It seems that underneath all this Jesus wanted to point out a truth or three: He wanted to say, yes life is short.  So what are you going to do about it? He wanted to say the fact is that those people you have around you won’t be there forever. So what are you going to do about them? He wanted to say is your goal to make a good living or to make a good life? And do you even know the difference?

On reflection we see that he challenged authoritative structures and conventional wisdom. He exposed the hypocrisy of the religious leaders and the cruelty of those in power. He criticized the economic ideas for the frauds they were. He poked and prodded (Shuck 2011).

Now centuries later, he pokes and prods us today. The problem is that insightful people who poke and prod us are hard to take. Our human tendency is to react to them out of extremes. Just listen to talk back and it doesn’t take long before we hear people respond to someone’s challenge by suggesting they are capitalists or socialists, bludgers or entrepreneurs. In the case of Jesus, he was crucified and we turned him into a god. Easier to put his challenge away in some too hard basket that way. And then to support and control that decision, we invented doctrines and creeds which all are expected to believe and not question…

In this way ‘Orthodoxy’ or ‘right thinking’ has outranked the task of contemplating life itself. But the truth is that most people don’t need or look for biblical or doctrinal persuasion. Their own human condition is enough to move them to compassion and inclusion. They can see the results of a rule driven, oppression based, violence supporting world. And for that they wouldn’t be seen dead in a church!

What this says for the church is that living out the implications of embracing the human Jesus vision in our own time, with our own creativity, is still before us. We still have to get a handle on what the gospel is saying to us today. We still have to do the interpreting. We cannot hide behind a dead myth.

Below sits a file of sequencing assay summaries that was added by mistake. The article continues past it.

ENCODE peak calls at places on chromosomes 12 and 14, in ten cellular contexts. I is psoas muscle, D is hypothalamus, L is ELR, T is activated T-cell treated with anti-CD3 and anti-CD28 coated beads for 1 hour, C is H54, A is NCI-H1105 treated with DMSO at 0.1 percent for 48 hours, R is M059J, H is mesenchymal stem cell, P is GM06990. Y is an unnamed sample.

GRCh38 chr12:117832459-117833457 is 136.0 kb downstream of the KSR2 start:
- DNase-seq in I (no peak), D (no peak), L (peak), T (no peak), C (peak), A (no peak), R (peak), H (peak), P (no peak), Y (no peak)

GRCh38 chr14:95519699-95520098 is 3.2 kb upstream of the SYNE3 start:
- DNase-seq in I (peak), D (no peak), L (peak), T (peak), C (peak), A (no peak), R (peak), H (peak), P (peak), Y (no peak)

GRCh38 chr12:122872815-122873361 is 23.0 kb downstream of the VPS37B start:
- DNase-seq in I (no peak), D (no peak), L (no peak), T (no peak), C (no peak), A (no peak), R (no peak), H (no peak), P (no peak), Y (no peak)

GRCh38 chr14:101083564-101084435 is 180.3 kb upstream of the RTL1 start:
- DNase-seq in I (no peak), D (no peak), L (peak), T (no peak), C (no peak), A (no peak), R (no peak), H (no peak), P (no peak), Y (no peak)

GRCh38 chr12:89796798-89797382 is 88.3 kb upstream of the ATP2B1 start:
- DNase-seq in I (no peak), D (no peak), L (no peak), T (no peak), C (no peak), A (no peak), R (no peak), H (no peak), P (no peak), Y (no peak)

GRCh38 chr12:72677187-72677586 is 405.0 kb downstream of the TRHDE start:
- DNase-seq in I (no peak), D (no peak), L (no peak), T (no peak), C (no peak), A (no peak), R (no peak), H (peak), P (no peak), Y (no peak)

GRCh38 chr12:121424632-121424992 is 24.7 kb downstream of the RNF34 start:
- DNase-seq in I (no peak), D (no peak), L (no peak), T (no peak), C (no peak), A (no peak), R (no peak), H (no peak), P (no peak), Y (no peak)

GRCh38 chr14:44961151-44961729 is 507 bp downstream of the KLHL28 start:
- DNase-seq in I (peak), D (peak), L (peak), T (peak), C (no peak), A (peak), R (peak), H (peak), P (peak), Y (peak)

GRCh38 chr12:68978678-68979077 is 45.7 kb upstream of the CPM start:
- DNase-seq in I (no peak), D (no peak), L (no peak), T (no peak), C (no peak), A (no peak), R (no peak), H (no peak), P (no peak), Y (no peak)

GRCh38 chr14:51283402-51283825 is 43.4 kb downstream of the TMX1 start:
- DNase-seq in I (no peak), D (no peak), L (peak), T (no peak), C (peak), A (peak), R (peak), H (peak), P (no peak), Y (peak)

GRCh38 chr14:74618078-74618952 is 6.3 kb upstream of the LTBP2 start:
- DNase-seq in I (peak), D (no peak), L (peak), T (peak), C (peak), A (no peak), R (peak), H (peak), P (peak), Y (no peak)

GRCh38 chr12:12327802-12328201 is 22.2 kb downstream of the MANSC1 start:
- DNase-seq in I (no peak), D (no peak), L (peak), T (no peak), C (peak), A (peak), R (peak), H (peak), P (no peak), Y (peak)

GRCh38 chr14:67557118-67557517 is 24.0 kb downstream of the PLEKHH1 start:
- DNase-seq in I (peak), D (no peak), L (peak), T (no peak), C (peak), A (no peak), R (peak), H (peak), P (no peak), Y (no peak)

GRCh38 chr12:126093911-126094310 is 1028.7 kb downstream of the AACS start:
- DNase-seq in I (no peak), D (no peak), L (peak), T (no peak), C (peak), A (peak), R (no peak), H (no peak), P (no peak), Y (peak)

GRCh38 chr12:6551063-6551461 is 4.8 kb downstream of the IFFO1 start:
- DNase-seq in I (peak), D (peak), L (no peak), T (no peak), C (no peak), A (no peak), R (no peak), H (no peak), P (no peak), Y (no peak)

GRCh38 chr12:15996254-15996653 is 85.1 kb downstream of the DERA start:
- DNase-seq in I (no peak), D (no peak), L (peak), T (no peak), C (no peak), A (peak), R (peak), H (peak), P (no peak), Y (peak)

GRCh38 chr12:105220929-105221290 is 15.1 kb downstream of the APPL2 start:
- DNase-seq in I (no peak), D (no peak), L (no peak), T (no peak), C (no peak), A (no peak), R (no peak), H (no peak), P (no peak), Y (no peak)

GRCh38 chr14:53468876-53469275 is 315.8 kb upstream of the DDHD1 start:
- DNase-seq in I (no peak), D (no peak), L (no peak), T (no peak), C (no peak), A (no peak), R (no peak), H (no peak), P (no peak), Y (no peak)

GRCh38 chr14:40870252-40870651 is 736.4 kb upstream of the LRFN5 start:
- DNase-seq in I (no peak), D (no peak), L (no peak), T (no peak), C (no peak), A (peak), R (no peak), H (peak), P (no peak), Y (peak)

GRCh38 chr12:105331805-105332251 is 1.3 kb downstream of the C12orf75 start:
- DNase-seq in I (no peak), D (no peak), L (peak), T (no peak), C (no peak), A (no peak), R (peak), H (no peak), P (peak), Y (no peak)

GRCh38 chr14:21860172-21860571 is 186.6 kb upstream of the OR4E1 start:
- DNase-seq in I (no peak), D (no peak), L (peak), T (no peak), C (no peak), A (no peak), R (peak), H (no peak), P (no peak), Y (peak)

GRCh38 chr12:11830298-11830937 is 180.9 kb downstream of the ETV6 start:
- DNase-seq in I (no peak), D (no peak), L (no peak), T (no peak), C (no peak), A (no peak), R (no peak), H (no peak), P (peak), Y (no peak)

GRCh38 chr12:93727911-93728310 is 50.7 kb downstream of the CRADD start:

The argument is that the thoroughly ‘human’ Jesus of much progressive biblical scholarship provides us with a Jesus of profound appeal and authority by which we can measure our humanness and humaneness.

One thing’s for sure. The world in these early years of the twenty-first century requires that we think differently about the questions of: what it means to be Christian; about what Christianity is, and who decides. If we decide to order our lives in terms of the human Jesus and human values it will be we who do the deciding, and we who take, or fail to take, the steps to carry out that decision.

It will not be some supernatural extra-human power, or a set of prescriptive regulations let alone the imposition of an archaic set of rules designed for an earlier time and an earlier social, political and religious era. Think about it! Any attempt by dogmatists to impose fourth century creeds on today’s twenty-first century living, (as is still happening in our church) is an act of abusive power!

In conclusion then: because the sources are fragmentary, varied, and come from a world no modern person has or ever can visit” we must interpret for ourselves in our time. Jesus used sayings to open up new thinking, to encourage imagination and to change the institutional assumptions of his day, so what does that say about the call upon us? Are we to be cynics too? Amen.

Notes: Galston, D. Embracing the Human Jesus. A Wisdom Path for Contemporary Christianity. Salem: Polebridge Press, 2012. Shuck, J. “A Sermon”. 2011. Blog site: ReligionForLife. Vosper, G. Amen. What Prayer can Mean in a World Beyond Belief. Canada: Toronto. HarperCollins, 2012.